There will be a reading by author Sandra Cisneros at NCSU Thursday, August 2nd to benefit FLOC.  I don't have further details yet. [It will be in the Hunt Library Auditorium at NCSU, 1070 Partners Way, Raleigh, at 7pm.  The NC State Bookstore will sell books for signing after Cisneros' talk, benefitting FLOC.  For more information, call 919 513 3481.]   

Atomic bombs were dropped on the cities of Hiroshima and Nagasaki August 6th and 9th 1945, respectively. 

Fundraising Concert for the NC Farmworker Union, FLOC

Triangle Friends of Farmworkers and the National Farm Worker Ministry are organizing a fundraising event Tuesday, August 7th at 130 Hunt Street in Durham starting at 7:30pm (open at 7pm).  There will be a FLOC update and a concert by folk singer and composer Rod MacDonald.  Free parking is available at the Senior Center across the street.  For more information or tickets, contact daustin at mindspring period com.  Tickets are $20 dollars (negotiable, and larger amounts appreciated), and can  be sent to Dave Austin, 130 Hunt Street, Apt 407, Durham, North Carolina 27701.  To donate to FLOC directly, see:  www.cmwj.org/wordpress/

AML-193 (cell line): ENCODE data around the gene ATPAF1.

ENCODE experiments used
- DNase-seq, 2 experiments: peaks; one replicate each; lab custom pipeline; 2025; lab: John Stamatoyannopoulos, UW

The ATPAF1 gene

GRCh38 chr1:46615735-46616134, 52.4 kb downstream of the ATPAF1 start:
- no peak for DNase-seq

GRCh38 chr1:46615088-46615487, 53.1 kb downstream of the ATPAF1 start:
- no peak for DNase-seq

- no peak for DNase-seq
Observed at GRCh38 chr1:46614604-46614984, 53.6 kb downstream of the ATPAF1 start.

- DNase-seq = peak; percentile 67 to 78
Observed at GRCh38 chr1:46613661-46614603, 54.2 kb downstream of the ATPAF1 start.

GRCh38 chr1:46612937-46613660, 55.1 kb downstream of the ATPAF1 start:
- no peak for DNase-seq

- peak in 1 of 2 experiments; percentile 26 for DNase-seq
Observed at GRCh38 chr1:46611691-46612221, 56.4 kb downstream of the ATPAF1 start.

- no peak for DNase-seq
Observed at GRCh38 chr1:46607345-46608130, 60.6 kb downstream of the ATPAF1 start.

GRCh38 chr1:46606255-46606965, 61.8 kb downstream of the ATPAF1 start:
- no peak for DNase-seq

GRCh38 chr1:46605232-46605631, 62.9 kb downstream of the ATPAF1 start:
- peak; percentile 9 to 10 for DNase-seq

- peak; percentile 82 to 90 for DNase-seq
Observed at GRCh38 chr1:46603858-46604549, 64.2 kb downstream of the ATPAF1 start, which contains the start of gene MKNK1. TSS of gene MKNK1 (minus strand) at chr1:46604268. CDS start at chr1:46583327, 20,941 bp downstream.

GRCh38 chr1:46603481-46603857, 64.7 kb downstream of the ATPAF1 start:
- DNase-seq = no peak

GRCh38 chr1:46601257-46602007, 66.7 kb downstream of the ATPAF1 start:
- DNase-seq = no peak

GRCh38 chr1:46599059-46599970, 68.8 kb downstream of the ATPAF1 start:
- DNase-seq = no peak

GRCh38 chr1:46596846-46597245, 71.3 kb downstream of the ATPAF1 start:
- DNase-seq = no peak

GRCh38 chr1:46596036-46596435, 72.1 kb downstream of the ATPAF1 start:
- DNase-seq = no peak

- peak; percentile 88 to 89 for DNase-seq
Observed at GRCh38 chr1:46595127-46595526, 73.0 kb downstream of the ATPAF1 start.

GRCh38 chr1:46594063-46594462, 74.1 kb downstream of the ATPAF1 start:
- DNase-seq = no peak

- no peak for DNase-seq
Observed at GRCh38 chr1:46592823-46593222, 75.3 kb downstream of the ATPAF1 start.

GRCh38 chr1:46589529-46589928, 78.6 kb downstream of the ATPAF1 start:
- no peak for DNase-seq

German philosopher Georg Wilhelm Friedrich Hegel was born August 27, 1770 in Stuttgart, Germany; his works were an important influence in the later development of Marxism. 

Rise for Climate, Jobs, and Justice! national day of action September 8th.  An event is being planned in Raleigh, details TBA:   actionnetwork.org/events/rise-for-climate-action-raleigh?referrer=karen-bearden&source=direct_link

Mexico's Independence Day is September 16th, commemorating Miguel Hidalgo's Grito de Dolores (Cry of Dolores) in 1810.

Henrietta Boggs film showing

September 15th to October 15th is National Hispanic Heritage Month, and there will be a showing of First Lady of the Revolution:  A Southern Belle's Journey Through Love, Exile, and Revolution September 20th at 6:30pm in the Durham Arts Council's PSI Theatre (120 Morris Street).  Henrietta Boggs was born May 6, 1918 in South Carolina, was a debutante in Alabama, and married Costa Rican anti-communist liberal leader Jose Figueres Ferrer, though they divorced in 1954.  She moved back to the US, where she was employed by Costa Rica's UN delegation. 

The North Carolina Commission of Inquiry on Torture report will be published September 26th. 

There will be a general election in NC November 6th (www.dconc.gov/home/showdocument?id=24338 ).     

School of the Americas Watch Border Encuentro 2018 will be November 16 - 18 at the southern border in Nogales Arizona/Sonora ( www.soaw.org/border/2018-encuentro/ ). 

The First International Conference Against US/NATO Military Bases will also be November 16 - 18, in Dublin, Ireland ( NoUSNATOBases.org ).